In this extract from his recently-released Profits of Doom, Antony Loewenstein visits the remote and jealously guarded Curtin Immigration Detention Centre.
It’s a 30-minute drive through the desert from Derby to the Curtin Air Base. A number of signs warn us to turn back because it is ‘Private Property’. We approach the first checkpoint, where a logo on a fence with a forward arrow reads ‘Serco’. Even here in the Kimberley, Serco branding is slapped on infrastructure.
A dark-skinned man asks us for ID and the Serco entry forms that we faxed to Curtin a few days earlier – we were asked to list our professions and the names of the detainees we want to visit. I open my window and feel a rush of hot air. It is close to 40 degrees Celsius. We are allowed to proceed.
Curtin is surrounded by scrubby desert as far as the eye can see. I can’t imagine a more isolated place to be detained. Demountables are scattered beside the road near the car park and high barbed-wire fences surround the detention compound. We can see new houses being constructed nearby, and a freshly laid concrete pathway leads to the main entrance. The last years have seen the construction at the centre of gymnasiums, religious rooms and classrooms.
The Serco sign hanging over the reception area reads, ‘Welcome to Curtin IDC’. Staff, including a subcontractor from MSS Security, smile as we enter the heavily air-conditioned room. They ask to see our faxed Serco forms so they can confirm they received the documents at least 24 hours before the visit. Caroline says that, uncharacteristically, a Serco manager from Curtin rang her a few days ago and said they were looking forward to welcoming us. It was an unprecedented move, without any discernible reason behind it. ‘It’s impossible to understand how this system truly works’, Caroline routinely tells me during our time together.
Serco posters and signs advertising the company are ubiquitous in the reception area. They display the smiling faces of happy staff and multicultural imagery that includes a Muslim imam. A colour brochure emblazoned with four grinning faces from various racial backgrounds sits on a small table near some lockers.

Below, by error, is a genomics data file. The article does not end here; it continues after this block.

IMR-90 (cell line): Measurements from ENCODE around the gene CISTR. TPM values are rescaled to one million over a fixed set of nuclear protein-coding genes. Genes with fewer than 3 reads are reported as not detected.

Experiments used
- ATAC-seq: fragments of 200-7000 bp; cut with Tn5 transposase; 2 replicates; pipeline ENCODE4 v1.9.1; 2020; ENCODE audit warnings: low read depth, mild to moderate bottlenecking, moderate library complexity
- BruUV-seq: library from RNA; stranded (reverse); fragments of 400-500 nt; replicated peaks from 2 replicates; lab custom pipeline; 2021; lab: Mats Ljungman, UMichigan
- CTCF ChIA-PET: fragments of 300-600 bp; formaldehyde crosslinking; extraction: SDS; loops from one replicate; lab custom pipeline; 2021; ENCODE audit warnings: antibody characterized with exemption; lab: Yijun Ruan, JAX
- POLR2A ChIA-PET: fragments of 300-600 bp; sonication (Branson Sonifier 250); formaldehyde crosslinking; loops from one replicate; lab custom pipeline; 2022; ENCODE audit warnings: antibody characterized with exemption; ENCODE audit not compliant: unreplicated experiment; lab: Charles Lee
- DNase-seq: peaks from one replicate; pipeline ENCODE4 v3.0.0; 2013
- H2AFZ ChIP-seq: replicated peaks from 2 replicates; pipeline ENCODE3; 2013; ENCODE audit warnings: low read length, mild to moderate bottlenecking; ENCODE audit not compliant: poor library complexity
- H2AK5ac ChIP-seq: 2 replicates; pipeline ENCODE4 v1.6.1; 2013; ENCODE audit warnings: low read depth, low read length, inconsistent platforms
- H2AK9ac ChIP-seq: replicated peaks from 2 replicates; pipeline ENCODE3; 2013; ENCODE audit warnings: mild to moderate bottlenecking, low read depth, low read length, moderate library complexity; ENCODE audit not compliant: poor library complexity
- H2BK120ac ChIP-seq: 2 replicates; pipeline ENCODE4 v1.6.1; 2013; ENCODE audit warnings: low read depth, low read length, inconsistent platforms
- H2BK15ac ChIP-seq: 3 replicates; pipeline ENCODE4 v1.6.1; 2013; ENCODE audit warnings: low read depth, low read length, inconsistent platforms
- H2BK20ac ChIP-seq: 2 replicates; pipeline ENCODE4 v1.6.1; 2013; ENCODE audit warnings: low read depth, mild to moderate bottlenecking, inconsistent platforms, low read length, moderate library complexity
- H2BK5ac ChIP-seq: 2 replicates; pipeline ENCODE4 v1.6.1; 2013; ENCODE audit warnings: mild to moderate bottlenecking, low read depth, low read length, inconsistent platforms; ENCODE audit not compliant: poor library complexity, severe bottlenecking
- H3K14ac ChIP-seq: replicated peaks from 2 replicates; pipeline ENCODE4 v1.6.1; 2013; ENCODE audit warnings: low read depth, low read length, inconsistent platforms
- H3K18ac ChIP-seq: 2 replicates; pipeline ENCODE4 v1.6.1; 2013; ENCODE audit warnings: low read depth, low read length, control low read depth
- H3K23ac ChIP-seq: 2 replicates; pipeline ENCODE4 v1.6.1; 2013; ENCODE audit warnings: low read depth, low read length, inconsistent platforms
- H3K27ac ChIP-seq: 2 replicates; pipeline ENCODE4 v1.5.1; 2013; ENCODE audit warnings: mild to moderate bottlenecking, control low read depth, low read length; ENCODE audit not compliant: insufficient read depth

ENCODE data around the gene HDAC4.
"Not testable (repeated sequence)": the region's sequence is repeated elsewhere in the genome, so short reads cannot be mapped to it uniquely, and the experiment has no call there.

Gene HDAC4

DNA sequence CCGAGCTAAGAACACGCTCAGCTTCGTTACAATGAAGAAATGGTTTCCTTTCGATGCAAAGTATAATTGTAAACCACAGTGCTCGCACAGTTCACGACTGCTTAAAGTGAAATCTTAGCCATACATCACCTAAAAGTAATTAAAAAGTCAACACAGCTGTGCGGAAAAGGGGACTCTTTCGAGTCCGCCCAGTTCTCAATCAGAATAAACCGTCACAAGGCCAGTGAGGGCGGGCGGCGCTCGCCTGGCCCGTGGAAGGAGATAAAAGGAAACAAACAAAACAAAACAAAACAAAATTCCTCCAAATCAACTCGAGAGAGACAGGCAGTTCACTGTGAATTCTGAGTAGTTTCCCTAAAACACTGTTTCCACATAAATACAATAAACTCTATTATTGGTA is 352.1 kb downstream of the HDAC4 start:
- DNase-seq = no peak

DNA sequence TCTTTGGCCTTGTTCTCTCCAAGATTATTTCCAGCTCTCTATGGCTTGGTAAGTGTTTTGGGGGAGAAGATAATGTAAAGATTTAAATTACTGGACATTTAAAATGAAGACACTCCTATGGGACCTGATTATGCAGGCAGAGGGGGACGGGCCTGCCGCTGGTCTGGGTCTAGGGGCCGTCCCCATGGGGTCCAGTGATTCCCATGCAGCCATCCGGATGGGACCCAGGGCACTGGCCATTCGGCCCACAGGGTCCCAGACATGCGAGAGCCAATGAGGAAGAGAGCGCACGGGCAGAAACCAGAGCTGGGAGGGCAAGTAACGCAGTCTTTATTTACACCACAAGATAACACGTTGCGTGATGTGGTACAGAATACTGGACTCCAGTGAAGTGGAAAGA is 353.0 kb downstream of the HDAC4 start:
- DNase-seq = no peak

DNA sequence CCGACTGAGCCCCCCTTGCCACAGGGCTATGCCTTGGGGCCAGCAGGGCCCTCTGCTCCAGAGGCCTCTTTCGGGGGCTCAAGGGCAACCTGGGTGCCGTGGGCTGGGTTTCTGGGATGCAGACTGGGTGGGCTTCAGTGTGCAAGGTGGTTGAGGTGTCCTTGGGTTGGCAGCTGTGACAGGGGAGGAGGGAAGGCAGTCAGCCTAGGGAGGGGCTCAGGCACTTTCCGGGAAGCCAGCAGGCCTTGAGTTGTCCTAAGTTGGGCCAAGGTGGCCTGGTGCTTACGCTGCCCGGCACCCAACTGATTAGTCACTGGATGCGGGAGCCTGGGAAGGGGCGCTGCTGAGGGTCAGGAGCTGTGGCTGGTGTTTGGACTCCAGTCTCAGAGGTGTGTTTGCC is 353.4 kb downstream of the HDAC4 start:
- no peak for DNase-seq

‘Bringing service to life’ is the company’s motto. The pamphlet says that Serco ‘promotes the inherent dignity of people in detention in line with the Australian government’s new immigration detention values’.
A number of other pieces of Serco literature are scattered around reception. ‘Visitor Conditions of Entry’ states that there are three visiting periods every day, including between 6 p.m. and 8 p.m., but also says that arrival after 5 p.m. will not be permitted. There are dozens of rules and regulations on the sheet, including: ‘Respect the privacy and dignity of all people in the centre’. It’s a noble goal, but one that staff routinely breach, detainees later tell me.
We are given keys for a locker in which to store our personal items. I am not allowed to carry a camera or a mobile phone, but I can bring a pen and notepad. I am surprised. I have been told it’s common for journalists to be denied even these basics here. Usually a cap and bottled water suffice.
The site’s operation manager, who is decked out in the Serco uniform of shirt, shorts and black shoes, says he’ll take us to a holding area to wait for the refugees we’ve asked to see. Normally, Caroline, who has been to Curtin many times before, meets detainees under a large tree inside the compound, but we’re informed that this isn’t possible today. No reason is given.
We enter the centre and walk near the perimeter fence. We come to a large metal gate, 4 metres high, and stand there silently in the soaring heat. The gate slowly opens to reveal a narrow no-man’s-land – 150 metres of earth bookended by fences. There’s an eerie silence in the compound. It’s mid-afternoon and it’s simply too hot for anyone to be outside at this time of the day.
We walk along dusty paths for five minutes, moving through locked gates that require authorisation via walkie-talkie to open. There are a few male asylum seekers behind a nearby fence, defying the heat, but we aren’t allowed to go near them. They wave and we reciprocate.
The banality of the process is dehumanising. This is no different to a high-security prison in a remote area where escape is close to impossible. The aim is clearly to make detainees feel isolated, cut off from the millions of Australians who have no idea, or who don’t care, about what is being done in their name.